Tips on how to take care of yourself if you're a religious activist. A look at the role of "dynamic harmony" in Confucianism. And a Muslim father mourns the loss of his son on a national stage. It's Faithful Friday, our weekly segment on news about faiths and religious communities from around the world. All this and more for the Pagan News Beagle!
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The harvest holidays of paganism are great times to celebrate the gifts that plants give to all of us in the ecosystem. Grains have been a mainstay of the human (and pre-human) diet throughout our evolution. Studies of the early populations in Africa as long as 105 000 years ago show a diet sustained heavily by sorghum. Plants have been found on the grinding tools of several Paleolithic excavations. Evidence of starchy grains on the teeth of Neanderthals has been found from the Mediterranean to throughout Europe. There is even evidence that these early proto-humans learned to cook these plant foods.
Rare species on Easter Island face extinction. New fossils in China challenge assumptions about human evolution. And we talk about the economics of air pollution. It's Earthy Thursday, our weekly segment on science and Earth-related news! All this and more for the Pagan News Beagle!
Title: Spirit Touched: A Caleyna Summoner Tale...
I started my quest to find the name or word Aurkonungr while reviewing Lecouteux’s new Encyclopedia, which has an entry for Aurkonungr saying it is a name of Honir. Some of the entries had citations to sources, but not that one. Because I had never heard of such a name for Honir, I set out to find the source. Long did I trek through the mountains up the rocky river, seeking the source, the well of wisdom, beset by skaven and… ahem, no, I sensibly got on Google, which returned 0 results. That word literally does not exist on the internet. Well, it didn’t—it does now, ironically, here in this blog post.
Members of the American Asatru Association’s Facebook discussion group helped me track down where Lecouteux was most likely to have gotten the word from. Although aurkonungr does not appear on the net, there is exactly one return for a reasonable variation of the word, árkonungr: “et, que Ynglingasaga qualifie plusieurs rois de árkonungr, gódr árkonungr, roi, bon roi à moissons” from Tripertita: fonctionnels chez divers peuples indoeuropéens by Georges Dumézil. This word is only written that way in French. In Icelandic texts, it's written as two words, ár konungr....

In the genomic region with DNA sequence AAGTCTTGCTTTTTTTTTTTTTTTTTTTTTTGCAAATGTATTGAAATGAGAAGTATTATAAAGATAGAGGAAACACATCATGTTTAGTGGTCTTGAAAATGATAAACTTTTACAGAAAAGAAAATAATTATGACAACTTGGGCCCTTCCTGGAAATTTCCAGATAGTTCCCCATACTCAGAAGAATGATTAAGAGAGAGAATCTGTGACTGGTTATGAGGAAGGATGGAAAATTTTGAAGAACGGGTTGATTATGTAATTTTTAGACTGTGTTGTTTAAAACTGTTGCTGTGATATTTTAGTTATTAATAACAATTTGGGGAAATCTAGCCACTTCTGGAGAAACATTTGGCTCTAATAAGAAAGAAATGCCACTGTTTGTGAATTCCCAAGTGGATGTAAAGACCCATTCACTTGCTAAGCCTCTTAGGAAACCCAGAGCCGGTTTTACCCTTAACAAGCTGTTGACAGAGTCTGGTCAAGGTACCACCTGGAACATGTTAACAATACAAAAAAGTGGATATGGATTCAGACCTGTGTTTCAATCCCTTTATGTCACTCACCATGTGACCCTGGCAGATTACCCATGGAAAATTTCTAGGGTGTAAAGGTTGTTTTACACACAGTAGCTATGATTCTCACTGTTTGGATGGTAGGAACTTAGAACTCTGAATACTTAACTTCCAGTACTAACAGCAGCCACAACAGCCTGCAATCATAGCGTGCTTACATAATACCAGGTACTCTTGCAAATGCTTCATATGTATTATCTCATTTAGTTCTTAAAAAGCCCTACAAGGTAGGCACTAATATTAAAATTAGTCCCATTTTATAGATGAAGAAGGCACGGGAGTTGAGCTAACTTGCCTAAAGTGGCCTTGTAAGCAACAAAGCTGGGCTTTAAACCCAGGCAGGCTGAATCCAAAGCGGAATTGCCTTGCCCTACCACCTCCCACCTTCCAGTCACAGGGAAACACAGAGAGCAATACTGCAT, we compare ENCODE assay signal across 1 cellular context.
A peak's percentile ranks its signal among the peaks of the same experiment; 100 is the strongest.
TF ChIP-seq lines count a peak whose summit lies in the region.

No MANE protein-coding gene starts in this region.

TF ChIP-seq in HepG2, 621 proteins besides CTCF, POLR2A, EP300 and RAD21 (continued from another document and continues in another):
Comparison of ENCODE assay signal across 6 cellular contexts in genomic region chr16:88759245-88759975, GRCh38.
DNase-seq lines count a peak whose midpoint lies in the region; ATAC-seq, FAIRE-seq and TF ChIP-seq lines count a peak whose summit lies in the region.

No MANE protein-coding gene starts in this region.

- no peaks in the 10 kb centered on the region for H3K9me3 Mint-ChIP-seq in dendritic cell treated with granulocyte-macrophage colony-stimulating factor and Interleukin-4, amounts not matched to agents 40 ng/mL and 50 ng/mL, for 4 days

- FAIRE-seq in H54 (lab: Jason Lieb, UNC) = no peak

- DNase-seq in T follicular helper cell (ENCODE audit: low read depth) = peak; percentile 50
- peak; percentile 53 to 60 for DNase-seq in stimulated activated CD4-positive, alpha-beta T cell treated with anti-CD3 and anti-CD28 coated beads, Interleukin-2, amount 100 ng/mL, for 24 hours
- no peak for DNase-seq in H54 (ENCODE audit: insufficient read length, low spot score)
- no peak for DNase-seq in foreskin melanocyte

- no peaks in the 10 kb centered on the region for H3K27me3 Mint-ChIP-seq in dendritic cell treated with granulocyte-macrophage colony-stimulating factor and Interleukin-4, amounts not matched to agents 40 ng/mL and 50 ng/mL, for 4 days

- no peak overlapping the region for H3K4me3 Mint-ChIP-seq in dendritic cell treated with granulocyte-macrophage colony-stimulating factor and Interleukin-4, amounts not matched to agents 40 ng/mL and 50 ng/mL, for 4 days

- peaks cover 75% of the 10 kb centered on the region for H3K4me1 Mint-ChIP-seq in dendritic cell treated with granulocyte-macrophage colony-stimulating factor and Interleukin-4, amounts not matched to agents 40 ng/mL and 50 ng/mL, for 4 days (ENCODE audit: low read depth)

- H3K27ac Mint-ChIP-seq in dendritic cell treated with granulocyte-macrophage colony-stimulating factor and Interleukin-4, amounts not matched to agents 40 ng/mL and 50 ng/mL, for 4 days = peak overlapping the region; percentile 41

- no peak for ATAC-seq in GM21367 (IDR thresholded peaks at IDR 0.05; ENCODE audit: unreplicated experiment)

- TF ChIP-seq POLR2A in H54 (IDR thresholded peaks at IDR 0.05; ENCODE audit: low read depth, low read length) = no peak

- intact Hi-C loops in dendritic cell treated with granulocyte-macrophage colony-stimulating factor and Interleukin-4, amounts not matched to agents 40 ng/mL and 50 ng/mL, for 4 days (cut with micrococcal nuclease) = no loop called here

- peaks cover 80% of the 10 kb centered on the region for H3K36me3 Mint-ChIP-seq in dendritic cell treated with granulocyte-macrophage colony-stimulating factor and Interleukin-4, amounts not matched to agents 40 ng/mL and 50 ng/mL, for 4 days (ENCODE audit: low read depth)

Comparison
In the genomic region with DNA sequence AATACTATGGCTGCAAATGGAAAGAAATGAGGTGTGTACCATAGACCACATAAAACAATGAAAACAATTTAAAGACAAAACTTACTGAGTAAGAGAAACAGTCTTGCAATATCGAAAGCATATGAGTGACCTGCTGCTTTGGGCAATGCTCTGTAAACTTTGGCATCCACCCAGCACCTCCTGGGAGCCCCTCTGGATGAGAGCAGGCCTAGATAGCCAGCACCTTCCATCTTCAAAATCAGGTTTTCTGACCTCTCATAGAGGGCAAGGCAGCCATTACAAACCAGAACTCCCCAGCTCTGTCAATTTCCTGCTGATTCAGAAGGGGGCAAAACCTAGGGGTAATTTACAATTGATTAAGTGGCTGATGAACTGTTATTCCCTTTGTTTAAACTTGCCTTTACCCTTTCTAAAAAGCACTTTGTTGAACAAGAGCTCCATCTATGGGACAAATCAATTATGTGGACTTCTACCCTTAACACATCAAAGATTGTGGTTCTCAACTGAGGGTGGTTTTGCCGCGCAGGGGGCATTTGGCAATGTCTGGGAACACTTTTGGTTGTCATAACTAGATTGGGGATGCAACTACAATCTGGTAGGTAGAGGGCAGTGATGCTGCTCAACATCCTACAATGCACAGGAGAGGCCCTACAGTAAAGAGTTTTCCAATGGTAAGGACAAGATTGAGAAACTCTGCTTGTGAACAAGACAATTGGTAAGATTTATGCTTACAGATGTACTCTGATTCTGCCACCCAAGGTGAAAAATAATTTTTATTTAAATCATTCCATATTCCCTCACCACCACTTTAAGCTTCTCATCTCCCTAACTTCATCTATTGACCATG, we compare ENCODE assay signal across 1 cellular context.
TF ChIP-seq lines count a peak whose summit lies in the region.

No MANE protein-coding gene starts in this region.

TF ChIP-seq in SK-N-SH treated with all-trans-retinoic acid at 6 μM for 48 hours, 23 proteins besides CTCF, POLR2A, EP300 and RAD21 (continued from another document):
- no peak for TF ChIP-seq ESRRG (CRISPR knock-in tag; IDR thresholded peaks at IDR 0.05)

AP: Washington, DC
The Postmaster General announced today the upcoming release of a series of stamps commemorating the eight holidays celebrated by the vast majority of contemporary pagans.
"Pagans have been an integral part of this nation since its founding and before," said Postmaster Tamar Penrose, acting head of the US Postal Service. "It's time and high time for such a public acknowledgement."
The stamps will be released later this year on November 1, the ancient Celtic holiday of Samhain, celebrated by many contemporary pagans as their New Year.
The release coincides with the opening of the Smithsonian's new exhibit, "Pagan America: The First 400 Years." The exhibit will include the unveiling of the original prototypes for the stamps.
The prototypes were created by the Minneapolis Collective of Pagan Artists (MCPA) which, since its founding in 2013, has spearheaded the mainstreaming of pagan art and culture into American consciousness. It was the MCPA that first vetted the idea to the Postal Service.
It snowed in the Blue Mountains, where I live. It's always colder here than in Sydney, the mountains - which are not really mountains at all, but a plateau pushed up from the sea one hundred and seventy million years ago - are a kilometre above sea level and have their own weather. Which means that, although it never snows in Sydney, it does sometimes snow up here.
I was coming back from Sydney, on the train and I watched as the rain drops falling outside the window somehow seemed to get lighter, to become blown about by the wind, I watched them becoming snow as the train moved higher and further west. It was late afternoon and out the window I saw small dips in the land filled with ferns carrying a delicate blanket of snow on their fronds, like icing, it was truly magical. I stared and stared....